As any avid biker will tell you, motorcycles have a lot of advantages over cars – they use less fuel, accelerate faster, are more maneuverable, can be parked in more places, and don’t incorporate the weight of extra seating for passengers who are non-existent on solo commutes. As many other people will tell you, however, motorcycles also leave their occupants open to the rain and cold, and can potentially tip over and scatter those occupants across the road. That’s where Lit Motors’ C-1 comes into the picture. It’s a proposed fully-enclosed two-passenger electric motorbike that uses an electronically-controlled gyroscopic stabilizing system to stay upright when stopped, or even when struck from the side in an accident.
Lit Motors is based out of San Francisco, and is headed up by industrial/automotive designer Daniel Kim. The idea for the C-1 came to him after he had traveled around the world for a year, seeing the transportation challenges and innovations in developing nations. “I met thousands and thousands of people, and learned how cultures function and how people get around,” he told us. “It was an amazing experience. That’s basically what informed me, for the rest of my life.”
So far, Kim and his team have developed an operating model of the C-1’s flywheel-based stabilization system, along with a full-scale fiberglass mock-up of the vehicle itself. They are now working on a hand-built steel uni-bodied working prototype, which should reportedly be complete within about three months. Plans call for an initial run of production vehicles to be available at a price of about US$24,000 by late 2013, with that price going down to $16,000 once full production gets under way in 2014.
Different versions of the C-1 will be available for different markets. The model aimed at First World countries will have an 8-10 kilowatt-hour battery pack, while a model intended for developing nations will be rated at about 4-6 kWh. The vehicle will incorporate electric hub motors in both wheels, at least one of those motors being a high-performance Remy HVH unit. The top speed should be at least 120 mph (193 km/h), with driving range for the higher-end model expected to sit at around 150 to 220 miles (241 to 354 km) per charge, depending on the exact size of the battery.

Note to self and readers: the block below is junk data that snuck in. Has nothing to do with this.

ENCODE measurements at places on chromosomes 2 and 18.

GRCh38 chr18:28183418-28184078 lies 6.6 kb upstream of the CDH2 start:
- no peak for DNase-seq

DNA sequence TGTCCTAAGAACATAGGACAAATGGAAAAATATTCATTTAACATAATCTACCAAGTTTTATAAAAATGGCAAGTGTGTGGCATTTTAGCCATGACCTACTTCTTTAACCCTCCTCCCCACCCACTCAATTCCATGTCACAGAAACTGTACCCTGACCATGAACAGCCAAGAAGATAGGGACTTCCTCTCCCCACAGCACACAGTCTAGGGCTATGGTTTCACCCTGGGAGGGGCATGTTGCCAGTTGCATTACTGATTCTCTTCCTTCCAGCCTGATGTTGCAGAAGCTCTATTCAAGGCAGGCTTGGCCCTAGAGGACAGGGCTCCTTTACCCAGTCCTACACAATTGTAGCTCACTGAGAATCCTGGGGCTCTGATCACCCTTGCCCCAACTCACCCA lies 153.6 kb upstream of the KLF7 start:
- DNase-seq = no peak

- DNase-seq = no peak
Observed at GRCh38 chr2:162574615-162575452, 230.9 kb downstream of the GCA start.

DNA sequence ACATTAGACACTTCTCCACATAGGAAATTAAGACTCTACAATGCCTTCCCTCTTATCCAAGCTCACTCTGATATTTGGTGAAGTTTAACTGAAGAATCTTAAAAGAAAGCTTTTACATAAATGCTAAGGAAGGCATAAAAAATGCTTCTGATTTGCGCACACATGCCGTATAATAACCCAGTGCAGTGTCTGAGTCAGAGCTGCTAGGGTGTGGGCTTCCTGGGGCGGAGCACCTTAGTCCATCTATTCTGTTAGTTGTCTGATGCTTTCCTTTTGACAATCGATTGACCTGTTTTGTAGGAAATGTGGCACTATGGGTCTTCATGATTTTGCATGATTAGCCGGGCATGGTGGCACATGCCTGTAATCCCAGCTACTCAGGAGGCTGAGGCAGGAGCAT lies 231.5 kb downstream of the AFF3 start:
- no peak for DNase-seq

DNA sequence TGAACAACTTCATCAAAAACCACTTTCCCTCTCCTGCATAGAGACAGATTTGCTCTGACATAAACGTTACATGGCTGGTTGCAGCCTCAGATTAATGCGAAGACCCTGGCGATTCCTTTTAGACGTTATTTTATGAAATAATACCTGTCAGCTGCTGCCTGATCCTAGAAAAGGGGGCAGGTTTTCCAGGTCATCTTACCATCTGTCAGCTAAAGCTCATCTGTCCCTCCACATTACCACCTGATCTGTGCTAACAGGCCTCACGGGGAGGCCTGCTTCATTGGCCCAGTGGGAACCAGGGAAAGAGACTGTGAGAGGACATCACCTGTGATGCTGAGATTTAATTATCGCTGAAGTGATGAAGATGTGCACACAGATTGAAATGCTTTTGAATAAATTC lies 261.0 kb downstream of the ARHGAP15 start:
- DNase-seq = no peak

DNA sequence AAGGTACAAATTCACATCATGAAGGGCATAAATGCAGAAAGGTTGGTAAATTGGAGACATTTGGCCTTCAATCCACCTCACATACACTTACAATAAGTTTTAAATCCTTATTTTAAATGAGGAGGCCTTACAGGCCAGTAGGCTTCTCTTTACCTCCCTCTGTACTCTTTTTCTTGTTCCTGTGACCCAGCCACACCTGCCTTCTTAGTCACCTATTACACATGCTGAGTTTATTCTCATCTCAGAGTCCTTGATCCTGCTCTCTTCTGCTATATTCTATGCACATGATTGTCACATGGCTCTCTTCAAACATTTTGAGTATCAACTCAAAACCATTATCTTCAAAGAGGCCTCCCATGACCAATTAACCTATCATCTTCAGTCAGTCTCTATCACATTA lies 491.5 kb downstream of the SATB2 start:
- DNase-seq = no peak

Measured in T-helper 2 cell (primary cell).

As with many existing newer cars, the vehicle will also utilize various connectivity protocols to stay in contact with the internet. This will allow its driver to be continuously aware of factors such as traffic, construction, and adverse weather conditions – where applicable, alternate routes will be suggested.
Some fairly big names have become interested in the project. While Daniel was first developing the C-1 as a student at the Rhode Island School of Design, it caught the attention of Robin Chase, co-founder and former CEO of Zipcar, the world’s largest car-sharing service – she has since become “a huge proponent” of the vehicle. The MIT Media Lab also provided assistance in its design. More recently, Jason Hill, lead designer with the now-defunct Aptera Motors, signed on to work on the final design of the C-1.
While the C-1’s light weight, aerodynamic shape and low rolling resistance should allow it to get decent mileage, KERS (Kinetic Energy Recovery System) technology will also help in that department. As is the case with the self-balancing Thrustcycle SRT, kinetic power that would otherwise be lost in the braking process will instead be used to assist in spinning up the flywheels. Along with providing stability, those wheels will also deliver power back to the drivetrain when the vehicle is accelerating, giving the battery pack a break.
The flywheels will be located beneath the vehicle’s floor, and should generate over 1,300 lb/ft (1,763 Nm) of torque in the final, commercial model. Although previous attempts at gyroscopically-stabilized vehicles such as the Gyro-X were rumored to be tippy when cornering at high speeds, Kim assures us that a patented system will keep that from being the case with the C-1.